4. Focusing Too Much on Being the Next Big Thing

Startups usually compete for media attention and recognition from investors as first of its kind. We understand the charm of novelty and wanting to get the word out that your company exists to offer a solution for a problem.

While PR can help you get additional funding, don’t get too hasty either, as it can quickly burn your funds.

One way to reduce costs for your startup’s PR is to assign a spokesperson. This spokesperson should be knowledgeable enough about your product and should establish a long-term relationship with journalists.

Instead of hiring a PR agency for your promotion, you may opt to outsource a PR practitioner instead. PR practitioners often have several connections with industry writers and can help you get the periodical publicity efforts that you need.

 

5. Competing for Talents

It’s understandable that you want to get the best team out there. But, at this stage, you will always be limited by your budget and location. Getting a full team of top local talents requires great compensation packages that you might not be able to afford right now. Hiring also takes up precious time that could be spent building your product instead.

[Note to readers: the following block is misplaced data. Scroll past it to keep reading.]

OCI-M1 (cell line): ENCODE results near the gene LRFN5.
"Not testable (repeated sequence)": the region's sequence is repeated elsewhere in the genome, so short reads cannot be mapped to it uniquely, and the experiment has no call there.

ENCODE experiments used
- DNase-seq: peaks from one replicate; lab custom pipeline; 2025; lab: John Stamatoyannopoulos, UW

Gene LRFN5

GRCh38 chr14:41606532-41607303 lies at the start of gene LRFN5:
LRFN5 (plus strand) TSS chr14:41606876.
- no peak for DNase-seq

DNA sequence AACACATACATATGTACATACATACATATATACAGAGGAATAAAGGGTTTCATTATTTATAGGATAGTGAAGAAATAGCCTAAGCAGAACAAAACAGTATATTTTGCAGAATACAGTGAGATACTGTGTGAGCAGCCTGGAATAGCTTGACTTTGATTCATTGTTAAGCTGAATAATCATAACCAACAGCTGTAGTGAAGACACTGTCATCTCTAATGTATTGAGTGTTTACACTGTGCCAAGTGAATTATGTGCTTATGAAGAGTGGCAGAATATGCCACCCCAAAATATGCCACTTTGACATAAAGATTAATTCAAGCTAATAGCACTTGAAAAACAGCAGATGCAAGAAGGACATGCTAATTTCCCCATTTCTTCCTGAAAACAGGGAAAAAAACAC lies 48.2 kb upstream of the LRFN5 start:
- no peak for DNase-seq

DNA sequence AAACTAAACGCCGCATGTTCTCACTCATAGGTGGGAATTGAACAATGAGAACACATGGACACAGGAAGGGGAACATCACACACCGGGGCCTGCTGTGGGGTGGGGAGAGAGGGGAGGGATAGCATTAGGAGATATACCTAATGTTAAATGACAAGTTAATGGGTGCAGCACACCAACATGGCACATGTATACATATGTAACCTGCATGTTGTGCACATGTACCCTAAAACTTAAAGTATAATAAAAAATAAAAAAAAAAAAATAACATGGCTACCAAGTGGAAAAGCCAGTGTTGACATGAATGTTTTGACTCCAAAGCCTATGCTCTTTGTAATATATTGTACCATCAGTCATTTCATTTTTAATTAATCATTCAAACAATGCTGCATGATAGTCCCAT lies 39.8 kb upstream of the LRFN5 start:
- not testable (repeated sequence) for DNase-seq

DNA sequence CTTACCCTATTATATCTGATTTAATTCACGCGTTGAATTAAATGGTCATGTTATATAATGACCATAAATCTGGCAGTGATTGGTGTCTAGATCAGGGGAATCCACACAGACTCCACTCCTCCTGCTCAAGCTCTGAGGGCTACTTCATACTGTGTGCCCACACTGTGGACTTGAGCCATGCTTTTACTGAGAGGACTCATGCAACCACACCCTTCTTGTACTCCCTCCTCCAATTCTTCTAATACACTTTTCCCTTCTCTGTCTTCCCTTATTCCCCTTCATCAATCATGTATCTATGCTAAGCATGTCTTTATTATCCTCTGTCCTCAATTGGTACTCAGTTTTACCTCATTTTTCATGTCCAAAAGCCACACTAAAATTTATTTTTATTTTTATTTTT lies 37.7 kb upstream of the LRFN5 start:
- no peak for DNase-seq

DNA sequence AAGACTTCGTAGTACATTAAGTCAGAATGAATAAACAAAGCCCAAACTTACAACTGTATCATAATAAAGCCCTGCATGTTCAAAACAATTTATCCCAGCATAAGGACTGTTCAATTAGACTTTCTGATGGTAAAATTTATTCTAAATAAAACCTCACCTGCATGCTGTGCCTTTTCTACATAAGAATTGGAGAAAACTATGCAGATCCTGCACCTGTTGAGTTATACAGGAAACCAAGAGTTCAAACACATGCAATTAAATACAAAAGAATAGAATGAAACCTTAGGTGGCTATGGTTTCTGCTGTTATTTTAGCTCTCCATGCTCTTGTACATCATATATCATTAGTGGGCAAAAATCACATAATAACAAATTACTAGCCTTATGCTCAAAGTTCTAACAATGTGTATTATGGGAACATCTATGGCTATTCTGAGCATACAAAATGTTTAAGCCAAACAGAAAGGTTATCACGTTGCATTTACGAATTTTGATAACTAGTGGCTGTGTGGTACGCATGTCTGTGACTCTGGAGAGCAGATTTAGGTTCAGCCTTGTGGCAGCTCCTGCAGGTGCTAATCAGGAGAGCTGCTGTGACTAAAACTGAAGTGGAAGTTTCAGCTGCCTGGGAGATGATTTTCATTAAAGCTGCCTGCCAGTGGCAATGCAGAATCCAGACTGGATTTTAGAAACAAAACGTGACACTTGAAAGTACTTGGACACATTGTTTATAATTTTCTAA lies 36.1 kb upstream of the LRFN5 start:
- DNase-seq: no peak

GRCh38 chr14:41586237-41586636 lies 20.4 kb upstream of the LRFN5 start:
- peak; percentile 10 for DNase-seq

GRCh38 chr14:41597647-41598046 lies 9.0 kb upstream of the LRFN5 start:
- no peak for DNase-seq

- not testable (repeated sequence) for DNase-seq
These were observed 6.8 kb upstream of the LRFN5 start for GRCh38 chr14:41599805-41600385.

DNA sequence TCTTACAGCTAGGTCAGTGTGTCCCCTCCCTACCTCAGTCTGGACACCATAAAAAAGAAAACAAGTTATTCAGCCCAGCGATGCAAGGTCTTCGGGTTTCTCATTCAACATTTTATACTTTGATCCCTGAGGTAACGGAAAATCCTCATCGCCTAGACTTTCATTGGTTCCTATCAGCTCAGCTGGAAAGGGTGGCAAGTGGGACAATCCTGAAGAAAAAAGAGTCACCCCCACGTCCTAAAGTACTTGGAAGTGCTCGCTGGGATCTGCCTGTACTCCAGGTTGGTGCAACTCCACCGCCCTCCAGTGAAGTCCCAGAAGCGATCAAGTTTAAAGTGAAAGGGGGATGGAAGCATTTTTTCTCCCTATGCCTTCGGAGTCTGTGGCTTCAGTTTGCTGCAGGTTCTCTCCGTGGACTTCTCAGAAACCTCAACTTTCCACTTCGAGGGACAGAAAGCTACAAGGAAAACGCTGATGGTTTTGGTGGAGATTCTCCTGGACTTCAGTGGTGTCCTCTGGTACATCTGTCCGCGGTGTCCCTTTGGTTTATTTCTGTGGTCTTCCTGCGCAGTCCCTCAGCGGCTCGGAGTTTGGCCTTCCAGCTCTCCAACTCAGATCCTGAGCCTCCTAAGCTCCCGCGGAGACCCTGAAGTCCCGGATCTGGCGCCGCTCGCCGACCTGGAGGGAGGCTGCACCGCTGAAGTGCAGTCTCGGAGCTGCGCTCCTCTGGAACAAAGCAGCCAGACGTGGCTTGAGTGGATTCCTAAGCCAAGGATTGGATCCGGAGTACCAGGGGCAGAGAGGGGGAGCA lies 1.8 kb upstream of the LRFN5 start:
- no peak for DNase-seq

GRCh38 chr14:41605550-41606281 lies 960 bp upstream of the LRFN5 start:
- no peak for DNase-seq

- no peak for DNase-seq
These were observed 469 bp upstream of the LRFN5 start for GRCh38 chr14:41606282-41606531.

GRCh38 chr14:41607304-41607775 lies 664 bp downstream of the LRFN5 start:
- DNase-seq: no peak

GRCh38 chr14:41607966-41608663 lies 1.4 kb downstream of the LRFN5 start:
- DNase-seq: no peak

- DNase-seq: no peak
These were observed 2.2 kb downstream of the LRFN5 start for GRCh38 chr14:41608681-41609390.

If you want to get quality work at an affordable price, consider outsourcing from abroad. Many projects run extremely well with the CTO and 1 or 2 developers on site and the rest of the team overseas.

Also, outsourcing will not only save you money but also give you access to a great pool of talents, which you may otherwise not find within your radius. If you’re looking for top software developers, for example, developers in the Philippines can offer you affordable solutions for all your development needs.

With our extensive experience in developing solutions for different types of clients, coupled with our knowledge in managing startups, Arcanys can help you optimize your available resources and ramp up your team quickly to get your product to the market.

Think you have a solid startup idea or solution? Talk to us today. Who knows? We could be your next angel investor slash development partner.

Related read: Common Starup Mistakes to avoid

About the author

Fred had been working on IT and operational projects in the finance and software industry in Switzerland for 10 years before co-founding Arcanys in 2010. He carefully negotiated with and managed outsourcing suppliers as a corporate buyer on the one hand, and led delivery teams as an internal provider to operational departments at an executive level of listed companies in Switzerland, on the other. With nearly 20 years of experience in the industry in Switzerland, Hong Kong, and the Philippines, Fred is now leading the worldwide sales and marketing efforts of Arcanys.